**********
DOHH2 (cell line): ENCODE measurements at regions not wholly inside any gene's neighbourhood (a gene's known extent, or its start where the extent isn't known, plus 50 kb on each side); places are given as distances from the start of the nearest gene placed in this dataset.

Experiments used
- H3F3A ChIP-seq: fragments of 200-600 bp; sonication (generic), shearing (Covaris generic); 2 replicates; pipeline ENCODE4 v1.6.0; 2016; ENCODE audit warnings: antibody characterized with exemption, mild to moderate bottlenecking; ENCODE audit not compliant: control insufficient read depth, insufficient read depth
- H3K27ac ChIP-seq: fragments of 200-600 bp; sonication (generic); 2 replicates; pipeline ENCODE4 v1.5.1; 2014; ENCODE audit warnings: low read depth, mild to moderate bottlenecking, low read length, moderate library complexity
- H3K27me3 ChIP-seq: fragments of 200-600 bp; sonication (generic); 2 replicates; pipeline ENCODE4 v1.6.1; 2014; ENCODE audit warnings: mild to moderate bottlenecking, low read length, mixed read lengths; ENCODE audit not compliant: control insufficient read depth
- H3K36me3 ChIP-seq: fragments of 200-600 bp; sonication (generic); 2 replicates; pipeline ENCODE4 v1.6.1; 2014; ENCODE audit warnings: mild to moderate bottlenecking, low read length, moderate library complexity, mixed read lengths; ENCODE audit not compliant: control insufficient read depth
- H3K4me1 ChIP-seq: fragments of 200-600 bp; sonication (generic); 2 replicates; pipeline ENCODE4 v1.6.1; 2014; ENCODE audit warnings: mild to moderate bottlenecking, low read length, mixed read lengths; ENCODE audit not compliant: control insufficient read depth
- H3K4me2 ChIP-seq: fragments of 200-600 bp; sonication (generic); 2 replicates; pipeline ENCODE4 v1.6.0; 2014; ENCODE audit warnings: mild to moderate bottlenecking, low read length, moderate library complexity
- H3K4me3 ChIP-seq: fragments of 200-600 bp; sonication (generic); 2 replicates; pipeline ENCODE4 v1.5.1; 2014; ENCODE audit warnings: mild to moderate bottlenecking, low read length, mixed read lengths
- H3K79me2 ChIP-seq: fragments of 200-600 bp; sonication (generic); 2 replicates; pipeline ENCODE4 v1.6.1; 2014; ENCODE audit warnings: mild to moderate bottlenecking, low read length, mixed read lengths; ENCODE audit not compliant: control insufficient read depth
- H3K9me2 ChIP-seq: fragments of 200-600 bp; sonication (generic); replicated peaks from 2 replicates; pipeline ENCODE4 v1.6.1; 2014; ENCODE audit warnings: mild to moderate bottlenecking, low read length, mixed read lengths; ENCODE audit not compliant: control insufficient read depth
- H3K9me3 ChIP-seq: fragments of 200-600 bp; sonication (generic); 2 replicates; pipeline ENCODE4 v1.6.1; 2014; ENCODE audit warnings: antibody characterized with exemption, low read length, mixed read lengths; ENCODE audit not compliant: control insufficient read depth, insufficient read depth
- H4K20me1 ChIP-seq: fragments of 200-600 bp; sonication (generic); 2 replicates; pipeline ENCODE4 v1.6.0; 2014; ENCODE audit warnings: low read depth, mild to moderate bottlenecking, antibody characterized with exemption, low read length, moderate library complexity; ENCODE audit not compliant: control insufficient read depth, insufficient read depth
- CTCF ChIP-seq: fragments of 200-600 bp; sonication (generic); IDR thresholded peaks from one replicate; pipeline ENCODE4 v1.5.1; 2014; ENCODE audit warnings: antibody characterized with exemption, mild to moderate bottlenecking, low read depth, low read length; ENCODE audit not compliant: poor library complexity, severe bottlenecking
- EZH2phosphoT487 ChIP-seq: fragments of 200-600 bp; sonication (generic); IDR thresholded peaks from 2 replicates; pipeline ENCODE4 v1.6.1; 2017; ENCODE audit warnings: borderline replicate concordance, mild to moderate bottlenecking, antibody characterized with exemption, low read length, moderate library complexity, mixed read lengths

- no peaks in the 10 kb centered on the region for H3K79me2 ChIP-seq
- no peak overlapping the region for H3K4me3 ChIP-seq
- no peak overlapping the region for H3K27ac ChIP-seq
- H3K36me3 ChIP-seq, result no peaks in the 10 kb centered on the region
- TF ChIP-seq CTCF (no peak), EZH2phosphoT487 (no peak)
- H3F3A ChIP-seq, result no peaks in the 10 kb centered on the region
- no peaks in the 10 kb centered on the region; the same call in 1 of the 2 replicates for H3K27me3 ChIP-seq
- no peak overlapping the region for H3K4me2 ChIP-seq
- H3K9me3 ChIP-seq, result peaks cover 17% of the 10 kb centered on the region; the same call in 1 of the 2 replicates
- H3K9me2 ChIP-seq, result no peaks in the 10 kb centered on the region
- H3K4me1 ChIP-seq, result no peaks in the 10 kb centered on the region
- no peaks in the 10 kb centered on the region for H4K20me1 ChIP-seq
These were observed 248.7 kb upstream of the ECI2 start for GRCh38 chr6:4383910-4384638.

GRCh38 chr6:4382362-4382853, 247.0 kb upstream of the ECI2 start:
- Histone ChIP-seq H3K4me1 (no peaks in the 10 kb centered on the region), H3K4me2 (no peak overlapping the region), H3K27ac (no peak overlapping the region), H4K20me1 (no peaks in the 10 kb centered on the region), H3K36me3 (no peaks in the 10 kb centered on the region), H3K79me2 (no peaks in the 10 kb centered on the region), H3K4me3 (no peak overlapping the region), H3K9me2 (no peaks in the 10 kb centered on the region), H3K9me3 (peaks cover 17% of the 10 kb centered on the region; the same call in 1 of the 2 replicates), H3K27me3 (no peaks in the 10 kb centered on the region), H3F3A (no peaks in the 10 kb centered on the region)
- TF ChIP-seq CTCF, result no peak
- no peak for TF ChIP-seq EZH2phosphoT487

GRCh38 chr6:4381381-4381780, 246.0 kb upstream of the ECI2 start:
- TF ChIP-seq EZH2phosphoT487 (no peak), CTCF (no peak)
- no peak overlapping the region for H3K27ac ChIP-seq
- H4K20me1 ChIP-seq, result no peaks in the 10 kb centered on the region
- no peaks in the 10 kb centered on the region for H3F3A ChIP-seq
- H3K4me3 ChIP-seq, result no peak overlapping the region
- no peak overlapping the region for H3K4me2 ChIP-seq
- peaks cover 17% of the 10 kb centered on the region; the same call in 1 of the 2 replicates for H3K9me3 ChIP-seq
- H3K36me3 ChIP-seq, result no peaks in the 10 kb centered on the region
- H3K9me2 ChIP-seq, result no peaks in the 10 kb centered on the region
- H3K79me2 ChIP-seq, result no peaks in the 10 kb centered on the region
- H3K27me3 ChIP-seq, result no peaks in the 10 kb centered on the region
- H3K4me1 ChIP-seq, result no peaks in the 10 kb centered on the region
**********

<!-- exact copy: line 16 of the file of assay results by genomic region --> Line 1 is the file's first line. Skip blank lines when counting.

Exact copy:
- no peaks in the 10 kb centered on the region for H3K79me2 ChIP-seq